The remarkable 800 series was designed with a modern design approach. This forward-thinking design meets the classic 12-fret format in the Taylor 812ce 12-fret Deluxe V Class! Featuring all the voicing enhancements and aesthetic refinements of Taylor’s standard rosewood/spruce 800 Series, with upgraded features: a newly designed radius-style armrest in maple with rosewood top edge trim and sitka spruce V class bracing. Comes with Taylor Expression System 2 electronics and ships in a Taylor deluxe hardshell case.
The 812ce 12-fret version yields a slightly different character than the 14-fret because the bridge position is closer to the center of the lower bout and because the bracing profile was modified to emphasize a bolder attack. The Grand Concert’s intimate body size and short-scale neck make for a comfortable playing experience that fingerstyle players are bound to love.
Players can expect plenty of the Grand Concert’s signature articulation with a slightly meatier, more robust tonal output. If you like a slightly darker, punchier quality in a small guitar, the 12-Fret is a great choice.
Taylor 812ce 12 Fret Deluxe Concert Acoustic Electric Features
Grand Concert Shape
Grand Concert Shape
V Class Bracing
Sitka Spruce Top
Indian Rosewood Back and Sides
Expression System 2 Electronics
Includes Taylor case
The small-body Grand Concert debuted in 1984 to meet the needs of a new wave of adventurous acoustic fingerstyle players. In contrast to the traditionally darker, boomier voices of bigger body styles like dreadnoughts and jumbos, the body shape of the grand concert has a compact size and tapered waist. It was also more comfortable to play while sitting down, and the guitar’s slightly wider neck gave players more room for complex fingerings.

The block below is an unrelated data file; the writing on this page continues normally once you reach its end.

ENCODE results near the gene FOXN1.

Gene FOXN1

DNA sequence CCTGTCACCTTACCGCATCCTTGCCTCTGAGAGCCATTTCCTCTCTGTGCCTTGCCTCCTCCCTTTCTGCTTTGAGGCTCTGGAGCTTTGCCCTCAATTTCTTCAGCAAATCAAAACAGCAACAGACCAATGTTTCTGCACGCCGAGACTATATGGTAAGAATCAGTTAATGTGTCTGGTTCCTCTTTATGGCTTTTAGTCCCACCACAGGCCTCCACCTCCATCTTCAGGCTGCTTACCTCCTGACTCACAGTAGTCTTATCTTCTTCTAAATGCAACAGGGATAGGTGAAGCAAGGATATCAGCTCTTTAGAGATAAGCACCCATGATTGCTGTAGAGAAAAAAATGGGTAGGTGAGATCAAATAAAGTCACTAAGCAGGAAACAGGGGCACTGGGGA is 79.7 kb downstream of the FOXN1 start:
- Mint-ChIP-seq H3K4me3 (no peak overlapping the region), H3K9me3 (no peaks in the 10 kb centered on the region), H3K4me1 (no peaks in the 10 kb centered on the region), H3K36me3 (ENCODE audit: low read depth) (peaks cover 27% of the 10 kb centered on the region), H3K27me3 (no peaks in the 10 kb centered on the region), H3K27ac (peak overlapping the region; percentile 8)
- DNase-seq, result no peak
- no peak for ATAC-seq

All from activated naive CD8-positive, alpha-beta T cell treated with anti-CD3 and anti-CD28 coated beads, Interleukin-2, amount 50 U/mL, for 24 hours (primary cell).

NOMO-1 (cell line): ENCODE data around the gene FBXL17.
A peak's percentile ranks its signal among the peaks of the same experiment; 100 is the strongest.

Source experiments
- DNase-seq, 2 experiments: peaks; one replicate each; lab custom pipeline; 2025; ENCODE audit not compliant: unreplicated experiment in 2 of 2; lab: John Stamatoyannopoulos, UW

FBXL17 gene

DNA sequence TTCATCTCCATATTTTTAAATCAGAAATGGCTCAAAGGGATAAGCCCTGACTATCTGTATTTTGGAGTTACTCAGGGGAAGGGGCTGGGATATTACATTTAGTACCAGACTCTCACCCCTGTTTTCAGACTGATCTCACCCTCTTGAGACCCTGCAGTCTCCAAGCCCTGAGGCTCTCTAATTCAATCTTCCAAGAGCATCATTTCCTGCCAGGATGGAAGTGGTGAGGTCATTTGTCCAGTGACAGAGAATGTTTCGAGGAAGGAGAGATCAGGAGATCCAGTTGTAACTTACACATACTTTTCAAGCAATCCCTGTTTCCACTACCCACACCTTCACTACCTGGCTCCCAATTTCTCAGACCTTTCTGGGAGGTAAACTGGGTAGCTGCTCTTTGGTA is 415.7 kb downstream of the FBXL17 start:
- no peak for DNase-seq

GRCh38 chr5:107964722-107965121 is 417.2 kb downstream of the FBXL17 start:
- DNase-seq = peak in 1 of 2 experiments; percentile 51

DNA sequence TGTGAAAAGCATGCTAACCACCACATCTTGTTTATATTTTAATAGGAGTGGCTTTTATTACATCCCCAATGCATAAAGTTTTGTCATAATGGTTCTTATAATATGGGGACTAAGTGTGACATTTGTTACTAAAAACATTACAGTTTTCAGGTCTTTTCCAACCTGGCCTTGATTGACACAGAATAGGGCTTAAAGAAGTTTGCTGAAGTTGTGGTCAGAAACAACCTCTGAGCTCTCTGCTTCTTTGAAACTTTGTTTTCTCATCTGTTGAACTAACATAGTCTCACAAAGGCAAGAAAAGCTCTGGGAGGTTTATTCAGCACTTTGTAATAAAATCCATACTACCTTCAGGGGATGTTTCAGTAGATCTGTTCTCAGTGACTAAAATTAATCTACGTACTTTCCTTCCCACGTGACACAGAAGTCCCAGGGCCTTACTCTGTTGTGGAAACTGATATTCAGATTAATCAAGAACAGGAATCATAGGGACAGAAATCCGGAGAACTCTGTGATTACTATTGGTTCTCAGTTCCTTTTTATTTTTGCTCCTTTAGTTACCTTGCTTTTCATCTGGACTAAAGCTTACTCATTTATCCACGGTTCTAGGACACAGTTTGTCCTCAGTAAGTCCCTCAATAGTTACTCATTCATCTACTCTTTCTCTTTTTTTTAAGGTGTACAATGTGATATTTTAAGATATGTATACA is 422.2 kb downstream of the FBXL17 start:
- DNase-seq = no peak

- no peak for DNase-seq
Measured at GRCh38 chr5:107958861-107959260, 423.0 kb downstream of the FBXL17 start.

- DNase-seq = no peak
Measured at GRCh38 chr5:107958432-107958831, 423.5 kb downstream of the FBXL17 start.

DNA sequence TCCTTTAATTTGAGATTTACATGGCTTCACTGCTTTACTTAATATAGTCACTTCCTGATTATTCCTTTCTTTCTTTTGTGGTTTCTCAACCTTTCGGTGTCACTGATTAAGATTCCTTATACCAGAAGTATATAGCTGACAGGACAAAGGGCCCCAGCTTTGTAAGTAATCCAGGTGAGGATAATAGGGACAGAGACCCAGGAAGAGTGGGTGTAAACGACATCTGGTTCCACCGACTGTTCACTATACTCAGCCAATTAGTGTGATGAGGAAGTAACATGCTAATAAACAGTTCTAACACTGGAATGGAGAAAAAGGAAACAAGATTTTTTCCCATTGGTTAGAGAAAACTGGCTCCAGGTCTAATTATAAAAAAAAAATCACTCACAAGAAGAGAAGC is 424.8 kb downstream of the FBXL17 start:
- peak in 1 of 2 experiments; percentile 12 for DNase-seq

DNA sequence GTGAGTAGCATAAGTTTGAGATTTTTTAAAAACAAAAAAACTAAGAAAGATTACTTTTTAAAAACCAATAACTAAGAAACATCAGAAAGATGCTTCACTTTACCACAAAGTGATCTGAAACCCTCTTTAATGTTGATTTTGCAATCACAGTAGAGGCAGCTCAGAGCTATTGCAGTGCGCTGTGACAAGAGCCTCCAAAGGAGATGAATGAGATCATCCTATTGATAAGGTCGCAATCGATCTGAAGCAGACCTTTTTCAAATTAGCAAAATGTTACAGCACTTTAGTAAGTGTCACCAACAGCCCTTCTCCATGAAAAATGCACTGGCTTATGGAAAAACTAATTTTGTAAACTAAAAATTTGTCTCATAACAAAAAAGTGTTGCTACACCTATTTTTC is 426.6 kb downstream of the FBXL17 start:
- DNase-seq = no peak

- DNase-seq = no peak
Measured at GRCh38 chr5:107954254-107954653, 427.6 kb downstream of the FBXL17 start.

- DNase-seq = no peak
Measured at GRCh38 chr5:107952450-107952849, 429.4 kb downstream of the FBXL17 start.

The GC’s smaller sonic footprint also fit cleanly in a mix with other instruments when tracking in the studio and with a band on stage, making it a useful tool for professional session and side players. Our current generation of GC models continues to accommodate fingerstylists with finger-friendly traits like a shorter 24 7/8-inch scale length, which makes fretting easier and adds a slightly slinkier feel on the strings due to the lighter string tension. If you feel more comfortable with a small body, a Grand Concert is a great option.
The smallest of Taylor’s full-size body shapes. Its compact dimensions make for a physically comfortable guitar with an intimate feel and sound. The smaller footprint keeps the overtones in check, contributing to a focused, articulate sound that’s well-suited for recording and stage work.
V Class Bracing System
Master guitar builder Andy Powers designed and pioneered a revolutionary new bracing system that dramatically improves the guitars volume and sustain. In addition to these benefits, the guitar’s natural intonation or in tune ness is stunningly more accurate from the redesigned architecture, which allows the natural warmth of the rosewood’s overtones to shine through.
Expression System 2
The Taylor Expression System 2 (ES2) is a revolutionary pickup design that delivers the latest in Taylor’s ongoing innovation in acoustic guitar amplification. The heart of the Expression System 2 is Taylor’s patented behind-the-saddle pickup, which features three uniquely positioned and individually calibrated pickup sensors. The location of the sensors enables a more dynamic range of acoustic sound to be captured than ever before.
Together with Taylor’s custom-designed ‘professional audio’-grade preamp, this system produces exceptional amplified tone and responsiveness. On stage through a PA, plugged into your favorite acoustic amplifier, or direct into recording software, the Expression System 2 faithfully conveys the voice of your Taylor guitar.
Behind the ES2 Design: Rethinking the Piezo Pickup
For decades, piezo-electric transducers have been positioned under the saddle of a guitar based on the long-held belief that the string and top vibration cause the saddle to ‘bounce’ up and down. But Taylor’s electronics team, led by developer David Hosler, discovered that the vertical movement is actually heavily restricted, and that the saddle gets ‘locked down’ due to the string tension’s downward pressure.
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